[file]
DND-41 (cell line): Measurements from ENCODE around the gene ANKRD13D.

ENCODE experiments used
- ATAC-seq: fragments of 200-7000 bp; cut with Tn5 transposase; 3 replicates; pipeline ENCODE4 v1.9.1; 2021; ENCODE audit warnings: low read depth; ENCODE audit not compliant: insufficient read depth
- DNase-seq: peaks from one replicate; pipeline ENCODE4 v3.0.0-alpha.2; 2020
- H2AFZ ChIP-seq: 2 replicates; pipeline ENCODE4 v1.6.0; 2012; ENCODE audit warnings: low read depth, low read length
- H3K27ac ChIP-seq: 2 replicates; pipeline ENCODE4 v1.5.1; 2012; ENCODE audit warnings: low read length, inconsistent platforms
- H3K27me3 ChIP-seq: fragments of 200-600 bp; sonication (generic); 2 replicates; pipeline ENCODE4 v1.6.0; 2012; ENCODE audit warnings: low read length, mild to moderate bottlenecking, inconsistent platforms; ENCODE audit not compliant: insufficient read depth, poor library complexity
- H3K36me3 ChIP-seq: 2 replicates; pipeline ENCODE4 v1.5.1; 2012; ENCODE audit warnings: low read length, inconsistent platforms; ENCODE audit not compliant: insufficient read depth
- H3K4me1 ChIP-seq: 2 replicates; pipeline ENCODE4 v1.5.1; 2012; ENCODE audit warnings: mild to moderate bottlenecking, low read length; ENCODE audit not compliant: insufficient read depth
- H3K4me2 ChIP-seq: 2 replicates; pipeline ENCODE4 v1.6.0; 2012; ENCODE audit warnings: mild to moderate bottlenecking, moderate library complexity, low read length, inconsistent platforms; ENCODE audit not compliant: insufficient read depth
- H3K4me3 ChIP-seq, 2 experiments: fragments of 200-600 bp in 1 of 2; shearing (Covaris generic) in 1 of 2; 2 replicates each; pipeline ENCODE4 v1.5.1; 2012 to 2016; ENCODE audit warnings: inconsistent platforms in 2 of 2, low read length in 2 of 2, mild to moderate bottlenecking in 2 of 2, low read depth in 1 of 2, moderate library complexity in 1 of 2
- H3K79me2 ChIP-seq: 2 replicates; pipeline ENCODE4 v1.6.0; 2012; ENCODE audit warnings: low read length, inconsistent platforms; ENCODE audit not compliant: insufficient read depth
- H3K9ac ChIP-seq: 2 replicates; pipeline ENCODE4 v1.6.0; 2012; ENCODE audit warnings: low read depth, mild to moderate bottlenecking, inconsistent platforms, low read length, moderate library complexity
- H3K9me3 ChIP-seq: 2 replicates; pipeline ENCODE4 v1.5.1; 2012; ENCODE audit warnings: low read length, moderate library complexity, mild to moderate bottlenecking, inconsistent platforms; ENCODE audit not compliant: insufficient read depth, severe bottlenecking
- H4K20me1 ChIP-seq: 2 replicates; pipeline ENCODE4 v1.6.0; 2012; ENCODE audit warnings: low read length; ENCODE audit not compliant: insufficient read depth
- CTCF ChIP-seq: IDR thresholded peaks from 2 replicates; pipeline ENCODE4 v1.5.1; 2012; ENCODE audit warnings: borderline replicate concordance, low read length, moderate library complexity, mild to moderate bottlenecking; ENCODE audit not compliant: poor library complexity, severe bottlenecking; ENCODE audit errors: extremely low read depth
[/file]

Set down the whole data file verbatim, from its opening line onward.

DND-41 (cell line): Measurements from ENCODE around the gene ANKRD13D.

ENCODE experiments used
- ATAC-seq: fragments of 200-7000 bp; cut with Tn5 transposase; 3 replicates; pipeline ENCODE4 v1.9.1; 2021; ENCODE audit warnings: low read depth; ENCODE audit not compliant: insufficient read depth
- DNase-seq: peaks from one replicate; pipeline ENCODE4 v3.0.0-alpha.2; 2020
- H2AFZ ChIP-seq: 2 replicates; pipeline ENCODE4 v1.6.0; 2012; ENCODE audit warnings: low read depth, low read length
- H3K27ac ChIP-seq: 2 replicates; pipeline ENCODE4 v1.5.1; 2012; ENCODE audit warnings: low read length, inconsistent platforms
- H3K27me3 ChIP-seq: fragments of 200-600 bp; sonication (generic); 2 replicates; pipeline ENCODE4 v1.6.0; 2012; ENCODE audit warnings: low read length, mild to moderate bottlenecking, inconsistent platforms; ENCODE audit not compliant: insufficient read depth, poor library complexity
- H3K36me3 ChIP-seq: 2 replicates; pipeline ENCODE4 v1.5.1; 2012; ENCODE audit warnings: low read length, inconsistent platforms; ENCODE audit not compliant: insufficient read depth
- H3K4me1 ChIP-seq: 2 replicates; pipeline ENCODE4 v1.5.1; 2012; ENCODE audit warnings: mild to moderate bottlenecking, low read length; ENCODE audit not compliant: insufficient read depth
- H3K4me2 ChIP-seq: 2 replicates; pipeline ENCODE4 v1.6.0; 2012; ENCODE audit warnings: mild to moderate bottlenecking, moderate library complexity, low read length, inconsistent platforms; ENCODE audit not compliant: insufficient read depth
- H3K4me3 ChIP-seq, 2 experiments: fragments of 200-600 bp in 1 of 2; shearing (Covaris generic) in 1 of 2; 2 replicates each; pipeline ENCODE4 v1.5.1; 2012 to 2016; ENCODE audit warnings: inconsistent platforms in 2 of 2, low read length in 2 of 2, mild to moderate bottlenecking in 2 of 2, low read depth in 1 of 2, moderate library complexity in 1 of 2
- H3K79me2 ChIP-seq: 2 replicates; pipeline ENCODE4 v1.6.0; 2012; ENCODE audit warnings: low read length, inconsistent platforms; ENCODE audit not compliant: insufficient read depth
- H3K9ac ChIP-seq: 2 replicates; pipeline ENCODE4 v1.6.0; 2012; ENCODE audit warnings: low read depth, mild to moderate bottlenecking, inconsistent platforms, low read length, moderate library complexity
- H3K9me3 ChIP-seq: 2 replicates; pipeline ENCODE4 v1.5.1; 2012; ENCODE audit warnings: low read length, moderate library complexity, mild to moderate bottlenecking, inconsistent platforms; ENCODE audit not compliant: insufficient read depth, severe bottlenecking
- H4K20me1 ChIP-seq: 2 replicates; pipeline ENCODE4 v1.6.0; 2012; ENCODE audit warnings: low read length; ENCODE audit not compliant: insufficient read depth
- CTCF ChIP-seq: IDR thresholded peaks from 2 replicates; pipeline ENCODE4 v1.5.1; 2012; ENCODE audit warnings: borderline replicate concordance, low read length, moderate library complexity, mild to moderate bottlenecking; ENCODE audit not compliant: poor library complexity, severe bottlenecking; ENCODE audit errors: extremely low read depth